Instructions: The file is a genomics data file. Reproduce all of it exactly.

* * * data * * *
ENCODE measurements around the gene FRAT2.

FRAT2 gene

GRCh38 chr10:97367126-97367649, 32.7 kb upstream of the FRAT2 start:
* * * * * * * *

ENCODE measurements around the gene FRAT2.

FRAT2 gene

GRCh38 chr10:97367126-97367649, 32.7 kb upstream of the FRAT2 start: